Separation of Powers and Accountability: Towards a Formal Approach to Comparative Politics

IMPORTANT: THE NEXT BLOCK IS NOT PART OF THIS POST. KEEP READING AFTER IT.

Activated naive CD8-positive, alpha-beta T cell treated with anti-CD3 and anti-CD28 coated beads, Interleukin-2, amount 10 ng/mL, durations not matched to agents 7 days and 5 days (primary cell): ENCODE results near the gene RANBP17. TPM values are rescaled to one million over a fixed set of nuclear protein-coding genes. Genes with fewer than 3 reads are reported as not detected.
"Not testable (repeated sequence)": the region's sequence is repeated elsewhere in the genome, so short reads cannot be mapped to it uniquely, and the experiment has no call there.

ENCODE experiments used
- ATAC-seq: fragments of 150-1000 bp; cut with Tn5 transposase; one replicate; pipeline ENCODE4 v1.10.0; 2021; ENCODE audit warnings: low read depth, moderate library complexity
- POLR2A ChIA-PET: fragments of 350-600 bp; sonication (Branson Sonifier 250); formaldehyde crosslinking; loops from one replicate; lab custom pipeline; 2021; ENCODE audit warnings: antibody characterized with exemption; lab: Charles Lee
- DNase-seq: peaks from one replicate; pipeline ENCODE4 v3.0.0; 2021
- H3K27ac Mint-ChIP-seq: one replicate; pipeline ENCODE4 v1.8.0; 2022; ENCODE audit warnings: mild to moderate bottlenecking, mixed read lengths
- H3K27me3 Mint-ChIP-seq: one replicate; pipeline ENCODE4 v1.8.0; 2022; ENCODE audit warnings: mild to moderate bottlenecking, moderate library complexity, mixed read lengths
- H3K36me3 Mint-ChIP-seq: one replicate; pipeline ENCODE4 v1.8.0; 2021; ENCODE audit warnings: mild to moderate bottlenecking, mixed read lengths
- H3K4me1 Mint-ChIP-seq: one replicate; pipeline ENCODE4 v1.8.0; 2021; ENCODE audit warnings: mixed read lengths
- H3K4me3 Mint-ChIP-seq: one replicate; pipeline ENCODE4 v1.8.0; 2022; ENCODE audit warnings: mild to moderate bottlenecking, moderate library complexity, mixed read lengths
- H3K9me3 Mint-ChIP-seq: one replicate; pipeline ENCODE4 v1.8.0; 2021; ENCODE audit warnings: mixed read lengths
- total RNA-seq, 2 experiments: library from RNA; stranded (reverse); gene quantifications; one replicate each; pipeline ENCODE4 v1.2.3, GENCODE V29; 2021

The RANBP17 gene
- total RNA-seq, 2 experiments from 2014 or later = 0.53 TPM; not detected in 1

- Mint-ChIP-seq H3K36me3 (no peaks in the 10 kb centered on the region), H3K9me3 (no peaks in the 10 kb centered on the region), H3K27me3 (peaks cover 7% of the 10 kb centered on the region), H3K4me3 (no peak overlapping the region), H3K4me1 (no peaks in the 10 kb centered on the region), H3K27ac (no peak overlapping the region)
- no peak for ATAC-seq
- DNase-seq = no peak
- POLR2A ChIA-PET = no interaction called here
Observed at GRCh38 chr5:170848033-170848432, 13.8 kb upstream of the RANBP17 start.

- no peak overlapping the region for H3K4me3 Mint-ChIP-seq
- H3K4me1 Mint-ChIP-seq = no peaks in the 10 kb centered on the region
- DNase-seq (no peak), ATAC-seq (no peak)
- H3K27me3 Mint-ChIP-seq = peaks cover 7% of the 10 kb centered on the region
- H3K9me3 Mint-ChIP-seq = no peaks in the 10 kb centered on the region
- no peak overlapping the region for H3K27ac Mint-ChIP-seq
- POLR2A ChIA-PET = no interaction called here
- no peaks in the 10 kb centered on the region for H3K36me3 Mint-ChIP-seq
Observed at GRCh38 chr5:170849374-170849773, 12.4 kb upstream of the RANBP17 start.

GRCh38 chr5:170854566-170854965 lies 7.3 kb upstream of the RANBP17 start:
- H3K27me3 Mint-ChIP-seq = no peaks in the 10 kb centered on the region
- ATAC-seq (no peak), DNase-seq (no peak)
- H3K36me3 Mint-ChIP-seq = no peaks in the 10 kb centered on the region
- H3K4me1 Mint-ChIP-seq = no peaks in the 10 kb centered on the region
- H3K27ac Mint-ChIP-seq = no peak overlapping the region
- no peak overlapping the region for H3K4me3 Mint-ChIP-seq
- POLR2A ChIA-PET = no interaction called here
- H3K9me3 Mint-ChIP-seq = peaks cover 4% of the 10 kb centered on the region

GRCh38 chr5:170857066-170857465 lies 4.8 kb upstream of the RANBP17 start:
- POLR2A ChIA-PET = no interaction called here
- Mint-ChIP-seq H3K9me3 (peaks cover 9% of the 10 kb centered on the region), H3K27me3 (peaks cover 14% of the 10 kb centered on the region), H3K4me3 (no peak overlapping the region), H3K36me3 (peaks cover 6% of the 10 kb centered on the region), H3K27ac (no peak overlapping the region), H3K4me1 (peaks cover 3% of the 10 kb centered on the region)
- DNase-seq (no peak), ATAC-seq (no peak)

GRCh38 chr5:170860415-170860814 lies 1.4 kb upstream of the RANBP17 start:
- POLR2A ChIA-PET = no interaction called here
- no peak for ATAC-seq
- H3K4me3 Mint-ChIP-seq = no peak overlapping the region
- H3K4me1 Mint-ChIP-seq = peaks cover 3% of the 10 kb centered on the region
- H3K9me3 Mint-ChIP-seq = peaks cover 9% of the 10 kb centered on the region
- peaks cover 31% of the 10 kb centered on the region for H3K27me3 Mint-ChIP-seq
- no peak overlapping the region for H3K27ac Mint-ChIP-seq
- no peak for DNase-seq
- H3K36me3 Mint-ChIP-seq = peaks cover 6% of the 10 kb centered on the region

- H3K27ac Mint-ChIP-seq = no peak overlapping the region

A political constitution is like an incomplete contract: it spells out a procedure for making decisions and for delegating power, without specifying the contents of those decisions. This creates a problem: the appointed policymaker could use this power for his own benefit against the interests of the citizens. In democracies, elections are the primary mechanism for disciplining public officials. But elections are not sufficient. Separation of powers between executive and legislative bodies also helps the voters, in two distinct ways. First, it can elicit information held by the appointed officials and not otherwise available to the voters. Second, by playing one body against the other and by aligning the interest of the weaker body with their own, the voters can induce the two bodies to discipline each other. Separation of power only works to the voters' advantage if it is appropriately designed, however, and it can be detrimental if it creates a ''common pool'' problem. These advantages of separation of powers are present both in Presidential and in Parliamentary democracies. Government appointment rules in Parliamentary democracies must be appropriately designed, however, to prevent collusion.
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